|Publication number||US4928833 A|
|Application number||US 07/235,976|
|Publication date||May 29, 1990|
|Filing date||Aug 24, 1988|
|Priority date||Aug 24, 1988|
|Also published as||CA1307766C|
|Publication number||07235976, 235976, US 4928833 A, US 4928833A, US-A-4928833, US4928833 A, US4928833A|
|Inventors||Lee M. Huizenga|
|Original Assignee||Huizenga Lee M|
|Export Citation||BiBTeX, EndNote, RefMan|
|Patent Citations (5), Referenced by (80), Classifications (8), Legal Events (6)|
|External Links: USPTO, USPTO Assignment, Espacenet|
This invention relates to a storage organizer system and means for installing the same. This system can be used as a closet organizer or for storing in different places such as a garage, basement, pantry or laundry.
The present day trend for storing articles such as clothing, household articles and tools is to provide a knockdown system which includes a number of upright or vertical panels between which are mounting shelving, clothes rods and frequently drawers The shelves are adjustable and many different arrangements are provided for such as double hanging rods, shelving at the lower portion of the panels and clothes rods over the shelves and single rods mounted at the top of the panels for hanging long items, such as coats, etc. Although the organizing systems have become very popular, many of them are quite expensive and difficult to install within the storage space such as closets. To my knowledge, no inexpensive, easily installed storage system was conceived prior to this present invention.
The above need for a low cost storage organizer system which can be easily installed within a relatively short time as compared to other wall mounted or floor mounted storage organizers is met by this invention. The installation of the organizer of this invention can be done by do-it-yourselfers, contractors or closet contractors in a relatively short time.
In accordance with this invention, I provide a storage organizer system and the means for installing the same which serves the same purpose as other present day organizers but includes a unique construction which can be sold as a knockdown unit and easily installed. This system includes a horizontal rail adapted to be mounted on the wall in the storage space. This rail includes a projection extending upwardly and away from the wall and is mounted horizontally on the wall. The system also includes several panels, the number depending upon the desired storage configuration. Each of the panels have any edge abutting the wall with a cutout shaped to be received by the projection of the horizontal rail. Thus the upright panels are hung on the rail so as to project perpendicular from the wall. The panels are spaced to receive therebetween support members such as shelves, drawers, and rods. The upright panels can be slid along the rail to proper spacing in order to accommodate the previously cut shelves or drawers. The rods can be cut or telescoped to the proper length so as to fit snugly between selected ones of the upright panels.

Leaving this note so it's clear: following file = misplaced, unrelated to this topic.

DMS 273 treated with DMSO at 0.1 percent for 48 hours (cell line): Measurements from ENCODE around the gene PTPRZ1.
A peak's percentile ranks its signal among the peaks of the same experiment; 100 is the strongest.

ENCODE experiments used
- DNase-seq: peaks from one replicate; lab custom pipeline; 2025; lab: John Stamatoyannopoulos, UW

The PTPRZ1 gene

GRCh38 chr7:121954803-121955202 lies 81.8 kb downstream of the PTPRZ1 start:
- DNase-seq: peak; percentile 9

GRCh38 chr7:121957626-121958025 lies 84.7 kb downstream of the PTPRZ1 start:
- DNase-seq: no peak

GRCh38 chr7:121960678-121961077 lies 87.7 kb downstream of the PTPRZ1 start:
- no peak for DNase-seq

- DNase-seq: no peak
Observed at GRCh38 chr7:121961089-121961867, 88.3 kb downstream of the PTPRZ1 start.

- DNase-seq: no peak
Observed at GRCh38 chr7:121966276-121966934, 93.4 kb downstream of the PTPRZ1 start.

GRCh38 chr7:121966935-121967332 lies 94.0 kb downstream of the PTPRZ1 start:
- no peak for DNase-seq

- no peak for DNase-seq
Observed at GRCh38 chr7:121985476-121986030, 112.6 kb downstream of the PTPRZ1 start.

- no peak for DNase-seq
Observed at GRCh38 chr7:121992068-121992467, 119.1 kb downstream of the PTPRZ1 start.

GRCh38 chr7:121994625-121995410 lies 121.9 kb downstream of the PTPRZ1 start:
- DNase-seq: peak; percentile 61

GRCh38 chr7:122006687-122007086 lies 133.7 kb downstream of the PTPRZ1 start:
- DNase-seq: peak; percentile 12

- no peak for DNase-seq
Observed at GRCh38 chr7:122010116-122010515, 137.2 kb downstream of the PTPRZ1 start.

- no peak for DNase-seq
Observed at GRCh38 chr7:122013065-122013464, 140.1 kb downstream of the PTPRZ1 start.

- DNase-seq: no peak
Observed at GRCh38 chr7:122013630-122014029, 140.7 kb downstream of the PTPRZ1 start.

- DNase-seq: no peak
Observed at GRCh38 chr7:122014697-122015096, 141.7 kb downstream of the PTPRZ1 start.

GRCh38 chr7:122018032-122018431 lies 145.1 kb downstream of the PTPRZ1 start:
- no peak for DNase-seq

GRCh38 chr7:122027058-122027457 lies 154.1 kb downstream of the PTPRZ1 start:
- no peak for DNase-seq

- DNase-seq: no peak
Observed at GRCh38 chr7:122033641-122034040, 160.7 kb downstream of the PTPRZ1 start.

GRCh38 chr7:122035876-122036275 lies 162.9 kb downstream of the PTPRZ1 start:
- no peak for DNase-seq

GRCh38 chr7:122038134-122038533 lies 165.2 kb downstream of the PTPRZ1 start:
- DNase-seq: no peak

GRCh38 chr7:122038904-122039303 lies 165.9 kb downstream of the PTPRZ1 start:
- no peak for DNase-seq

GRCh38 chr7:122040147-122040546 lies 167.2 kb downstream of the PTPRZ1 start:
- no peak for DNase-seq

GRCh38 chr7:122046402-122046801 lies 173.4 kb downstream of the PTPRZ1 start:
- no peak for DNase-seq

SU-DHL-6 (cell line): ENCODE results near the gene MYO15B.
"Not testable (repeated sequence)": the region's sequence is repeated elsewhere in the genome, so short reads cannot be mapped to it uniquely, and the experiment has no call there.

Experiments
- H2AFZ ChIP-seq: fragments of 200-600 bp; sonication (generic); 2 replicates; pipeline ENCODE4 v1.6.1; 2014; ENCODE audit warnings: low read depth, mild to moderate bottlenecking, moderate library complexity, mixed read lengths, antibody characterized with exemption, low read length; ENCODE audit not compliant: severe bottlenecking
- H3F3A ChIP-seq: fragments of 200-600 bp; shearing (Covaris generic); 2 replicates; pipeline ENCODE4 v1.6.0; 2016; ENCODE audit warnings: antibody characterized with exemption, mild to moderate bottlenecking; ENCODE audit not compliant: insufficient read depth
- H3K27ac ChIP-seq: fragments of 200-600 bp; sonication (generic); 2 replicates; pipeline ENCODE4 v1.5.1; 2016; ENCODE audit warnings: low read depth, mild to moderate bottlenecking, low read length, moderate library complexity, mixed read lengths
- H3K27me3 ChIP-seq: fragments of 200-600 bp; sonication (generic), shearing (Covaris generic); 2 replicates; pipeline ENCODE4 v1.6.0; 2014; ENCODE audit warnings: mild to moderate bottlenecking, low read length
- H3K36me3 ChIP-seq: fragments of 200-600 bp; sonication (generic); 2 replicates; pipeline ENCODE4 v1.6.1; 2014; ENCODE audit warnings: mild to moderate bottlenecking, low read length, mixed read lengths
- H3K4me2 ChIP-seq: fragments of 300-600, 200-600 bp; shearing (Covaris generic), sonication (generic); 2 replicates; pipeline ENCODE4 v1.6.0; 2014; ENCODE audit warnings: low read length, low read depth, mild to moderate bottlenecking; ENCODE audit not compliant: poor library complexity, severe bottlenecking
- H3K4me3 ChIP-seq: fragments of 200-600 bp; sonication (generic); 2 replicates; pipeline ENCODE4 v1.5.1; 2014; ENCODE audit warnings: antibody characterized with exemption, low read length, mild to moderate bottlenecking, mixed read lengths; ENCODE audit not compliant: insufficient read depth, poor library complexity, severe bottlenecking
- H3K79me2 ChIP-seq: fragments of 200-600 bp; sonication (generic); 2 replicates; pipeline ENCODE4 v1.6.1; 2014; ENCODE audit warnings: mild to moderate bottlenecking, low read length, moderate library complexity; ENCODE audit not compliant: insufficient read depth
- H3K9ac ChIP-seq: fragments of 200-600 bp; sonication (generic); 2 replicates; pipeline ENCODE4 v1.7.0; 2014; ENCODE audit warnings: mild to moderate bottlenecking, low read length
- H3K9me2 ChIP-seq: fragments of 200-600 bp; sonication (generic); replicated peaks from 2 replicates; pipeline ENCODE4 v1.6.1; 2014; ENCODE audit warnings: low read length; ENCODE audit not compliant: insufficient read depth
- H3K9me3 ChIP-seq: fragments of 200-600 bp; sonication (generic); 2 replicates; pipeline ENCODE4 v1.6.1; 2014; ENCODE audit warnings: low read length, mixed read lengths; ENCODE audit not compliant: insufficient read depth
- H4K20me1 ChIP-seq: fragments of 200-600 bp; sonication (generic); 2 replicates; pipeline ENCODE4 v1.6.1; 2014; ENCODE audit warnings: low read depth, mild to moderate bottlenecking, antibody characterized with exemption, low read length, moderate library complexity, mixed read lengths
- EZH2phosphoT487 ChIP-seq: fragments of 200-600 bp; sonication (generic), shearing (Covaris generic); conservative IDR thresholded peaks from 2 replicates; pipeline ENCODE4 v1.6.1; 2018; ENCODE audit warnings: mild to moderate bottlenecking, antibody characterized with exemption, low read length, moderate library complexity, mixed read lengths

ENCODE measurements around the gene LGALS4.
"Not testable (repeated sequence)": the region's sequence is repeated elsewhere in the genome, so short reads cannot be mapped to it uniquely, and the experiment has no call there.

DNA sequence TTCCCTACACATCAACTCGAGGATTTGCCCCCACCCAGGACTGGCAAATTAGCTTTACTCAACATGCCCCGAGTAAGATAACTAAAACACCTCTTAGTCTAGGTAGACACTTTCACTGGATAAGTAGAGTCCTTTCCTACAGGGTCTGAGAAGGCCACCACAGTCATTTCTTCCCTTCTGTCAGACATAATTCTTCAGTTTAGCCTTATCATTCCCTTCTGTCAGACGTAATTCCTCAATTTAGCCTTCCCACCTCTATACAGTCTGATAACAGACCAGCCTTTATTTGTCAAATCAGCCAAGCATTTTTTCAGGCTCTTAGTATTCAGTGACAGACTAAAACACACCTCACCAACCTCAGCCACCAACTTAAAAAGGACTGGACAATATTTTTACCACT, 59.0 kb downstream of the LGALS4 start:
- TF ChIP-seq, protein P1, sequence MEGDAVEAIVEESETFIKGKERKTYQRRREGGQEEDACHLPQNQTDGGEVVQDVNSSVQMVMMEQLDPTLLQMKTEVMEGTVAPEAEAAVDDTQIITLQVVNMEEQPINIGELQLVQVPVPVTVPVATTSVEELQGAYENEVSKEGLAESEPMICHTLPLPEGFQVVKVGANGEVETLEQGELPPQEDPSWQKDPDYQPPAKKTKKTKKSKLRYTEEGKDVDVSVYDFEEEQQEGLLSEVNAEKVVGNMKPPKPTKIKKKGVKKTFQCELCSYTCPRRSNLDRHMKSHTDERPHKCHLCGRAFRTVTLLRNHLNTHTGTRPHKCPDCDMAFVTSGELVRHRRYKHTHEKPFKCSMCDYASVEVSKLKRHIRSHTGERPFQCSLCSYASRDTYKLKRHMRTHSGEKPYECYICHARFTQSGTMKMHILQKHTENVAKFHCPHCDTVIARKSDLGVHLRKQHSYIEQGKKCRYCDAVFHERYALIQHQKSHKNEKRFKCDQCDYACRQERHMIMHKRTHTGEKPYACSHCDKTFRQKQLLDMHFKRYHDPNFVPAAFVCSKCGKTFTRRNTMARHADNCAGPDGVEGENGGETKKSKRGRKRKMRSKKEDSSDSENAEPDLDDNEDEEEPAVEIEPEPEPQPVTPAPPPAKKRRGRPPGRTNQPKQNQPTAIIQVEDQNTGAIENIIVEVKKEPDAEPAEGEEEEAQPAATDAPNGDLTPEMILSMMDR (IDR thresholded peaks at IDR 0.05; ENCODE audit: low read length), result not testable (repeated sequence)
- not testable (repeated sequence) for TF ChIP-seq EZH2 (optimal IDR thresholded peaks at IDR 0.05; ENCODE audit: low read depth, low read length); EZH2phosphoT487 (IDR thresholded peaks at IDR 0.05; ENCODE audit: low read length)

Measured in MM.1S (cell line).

Preferably, at least three upright panels are provided including two end panels and one or more intermediate panels. The end panels are preferably mounted against the side wall of the storage compartment such as a closet and the intermediate panels are mounted between the two side panels. In using at least three panels, two of the panels are spaced to correspond with the length of the shelves and the width of the drawers. The support rods are cut to just the right length to provide a tight fit between the other two panels so as to hold the panels, shelves, and drawings in place.
In accordance with the method of this invention, the rail is first secured to the wall, the vertical or upright panels are hung on the rail with a spacing to fit the shelf lengths and/or drawer widths The shelves and drawers are mounted between two of the vertical panels The closet rods are then cut to the desired length so as to provide a tight fit to prevent the panels or rods from shifting. In some instances where a shelf is provided above closet rods, the shelf has to be cut to also provide a tight fit.